The House of the Seven Gables

Which of these terms best describes the attitude of the carpenter in this reading passage?

lesson 8

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Sorry, but I think you've forgotten to add the terms. You can place them in the box below anytime.

"Matthew Maule," replied the carpenter,--"son of him who built the house,--grandson of the rightful proprietor of the soil."

"I know the dispute to which you allude," observed Mr. Pyncheon with undisturbed equanimity. "I am well aware that my grandfather was compelled to resort to a suit at law, in order to establish his claim to the foundation-site of this edifice. We will not, if you please, renew the discussion. The matter was settled at the time, and by the competent authorities,--equitably, it is to be presumed,--and, at all events, irrevocably. Yet, singularly enough, there is an incidental reference to this very subject in what I am now about to say to you. And this same inveterate grudge,--excuse me, I mean no offence,--this irritability, which you have just shown, is not entirely aside from the matter."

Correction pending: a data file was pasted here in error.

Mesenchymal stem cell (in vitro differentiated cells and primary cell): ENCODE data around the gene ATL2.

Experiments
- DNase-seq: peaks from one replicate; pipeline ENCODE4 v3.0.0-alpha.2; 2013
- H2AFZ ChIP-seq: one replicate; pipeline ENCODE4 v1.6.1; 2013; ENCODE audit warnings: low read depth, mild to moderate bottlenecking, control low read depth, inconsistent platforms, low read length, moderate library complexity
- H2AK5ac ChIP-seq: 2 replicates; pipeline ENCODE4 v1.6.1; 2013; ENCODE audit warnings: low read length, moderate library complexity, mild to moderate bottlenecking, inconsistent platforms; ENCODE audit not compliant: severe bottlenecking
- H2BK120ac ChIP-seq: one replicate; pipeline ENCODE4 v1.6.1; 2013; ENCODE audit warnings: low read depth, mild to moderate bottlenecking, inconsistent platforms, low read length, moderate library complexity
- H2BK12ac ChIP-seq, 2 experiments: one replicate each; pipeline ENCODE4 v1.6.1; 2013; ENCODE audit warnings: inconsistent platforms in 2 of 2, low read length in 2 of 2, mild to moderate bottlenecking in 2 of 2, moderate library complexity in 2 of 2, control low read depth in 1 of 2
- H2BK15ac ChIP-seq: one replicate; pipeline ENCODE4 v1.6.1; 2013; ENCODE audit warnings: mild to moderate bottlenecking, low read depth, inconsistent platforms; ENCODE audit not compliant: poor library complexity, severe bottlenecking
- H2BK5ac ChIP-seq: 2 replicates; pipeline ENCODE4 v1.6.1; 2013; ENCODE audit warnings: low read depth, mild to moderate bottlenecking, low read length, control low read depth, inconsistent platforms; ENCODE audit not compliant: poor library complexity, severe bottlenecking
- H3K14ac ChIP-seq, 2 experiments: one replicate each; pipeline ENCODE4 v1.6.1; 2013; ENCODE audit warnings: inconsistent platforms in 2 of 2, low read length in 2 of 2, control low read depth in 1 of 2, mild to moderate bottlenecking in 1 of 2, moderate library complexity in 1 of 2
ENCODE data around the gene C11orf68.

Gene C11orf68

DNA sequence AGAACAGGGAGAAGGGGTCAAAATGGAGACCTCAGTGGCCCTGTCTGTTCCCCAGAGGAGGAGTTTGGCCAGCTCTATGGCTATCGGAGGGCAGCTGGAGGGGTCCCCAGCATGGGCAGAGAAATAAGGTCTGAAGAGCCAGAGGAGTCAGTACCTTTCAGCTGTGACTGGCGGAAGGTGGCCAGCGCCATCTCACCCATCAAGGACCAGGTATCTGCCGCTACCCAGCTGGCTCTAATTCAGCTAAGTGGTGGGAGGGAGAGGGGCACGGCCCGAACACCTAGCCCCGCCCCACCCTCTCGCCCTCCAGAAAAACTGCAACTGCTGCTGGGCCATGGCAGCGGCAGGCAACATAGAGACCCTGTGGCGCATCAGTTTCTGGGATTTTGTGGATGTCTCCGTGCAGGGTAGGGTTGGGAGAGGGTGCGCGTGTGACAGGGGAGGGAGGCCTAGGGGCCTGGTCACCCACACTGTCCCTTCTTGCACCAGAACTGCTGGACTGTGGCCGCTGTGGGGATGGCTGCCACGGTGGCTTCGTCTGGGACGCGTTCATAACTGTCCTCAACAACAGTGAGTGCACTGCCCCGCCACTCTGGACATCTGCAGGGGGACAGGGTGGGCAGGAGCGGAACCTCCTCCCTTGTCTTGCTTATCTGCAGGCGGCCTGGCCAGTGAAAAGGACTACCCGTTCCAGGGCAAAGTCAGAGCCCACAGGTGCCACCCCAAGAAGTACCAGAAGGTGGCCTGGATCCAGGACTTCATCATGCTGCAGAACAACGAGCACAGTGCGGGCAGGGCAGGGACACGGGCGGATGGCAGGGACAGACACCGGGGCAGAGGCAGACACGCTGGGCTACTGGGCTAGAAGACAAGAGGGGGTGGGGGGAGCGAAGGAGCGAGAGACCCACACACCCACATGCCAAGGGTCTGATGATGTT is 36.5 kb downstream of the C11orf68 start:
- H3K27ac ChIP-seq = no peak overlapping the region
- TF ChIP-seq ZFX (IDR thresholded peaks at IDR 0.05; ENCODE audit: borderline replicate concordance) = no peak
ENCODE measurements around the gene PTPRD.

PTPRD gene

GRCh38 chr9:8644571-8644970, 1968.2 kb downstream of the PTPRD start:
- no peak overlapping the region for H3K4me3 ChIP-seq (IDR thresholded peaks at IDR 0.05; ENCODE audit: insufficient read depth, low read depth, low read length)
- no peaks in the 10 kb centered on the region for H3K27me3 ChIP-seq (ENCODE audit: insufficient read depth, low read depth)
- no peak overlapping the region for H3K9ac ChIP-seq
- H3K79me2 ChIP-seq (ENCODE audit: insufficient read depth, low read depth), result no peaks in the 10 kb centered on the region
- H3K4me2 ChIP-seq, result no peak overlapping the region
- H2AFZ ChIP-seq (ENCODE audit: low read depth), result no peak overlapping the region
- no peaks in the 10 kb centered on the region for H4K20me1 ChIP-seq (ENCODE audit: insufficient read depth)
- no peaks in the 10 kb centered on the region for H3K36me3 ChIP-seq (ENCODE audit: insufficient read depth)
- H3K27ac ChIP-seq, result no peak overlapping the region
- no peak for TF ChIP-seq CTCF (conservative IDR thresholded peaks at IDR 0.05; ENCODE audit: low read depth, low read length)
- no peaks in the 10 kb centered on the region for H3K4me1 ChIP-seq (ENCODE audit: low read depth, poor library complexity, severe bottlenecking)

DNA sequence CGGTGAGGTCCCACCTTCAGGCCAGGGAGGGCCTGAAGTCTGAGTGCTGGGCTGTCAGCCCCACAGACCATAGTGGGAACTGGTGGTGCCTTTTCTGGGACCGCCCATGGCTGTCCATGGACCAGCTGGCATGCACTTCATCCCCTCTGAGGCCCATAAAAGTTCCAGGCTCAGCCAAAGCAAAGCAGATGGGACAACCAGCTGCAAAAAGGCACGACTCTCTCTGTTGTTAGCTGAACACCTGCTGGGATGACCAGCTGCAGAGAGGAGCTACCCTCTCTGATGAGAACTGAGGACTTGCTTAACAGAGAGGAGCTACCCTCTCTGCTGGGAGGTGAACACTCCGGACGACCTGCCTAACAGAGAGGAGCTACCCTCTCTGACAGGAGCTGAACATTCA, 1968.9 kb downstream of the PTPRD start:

"If you can find anything for your purpose, Mr. Pyncheon," said the carpenter, "in a man's natural resentment for the wrongs done to his blood, you are welcome to it."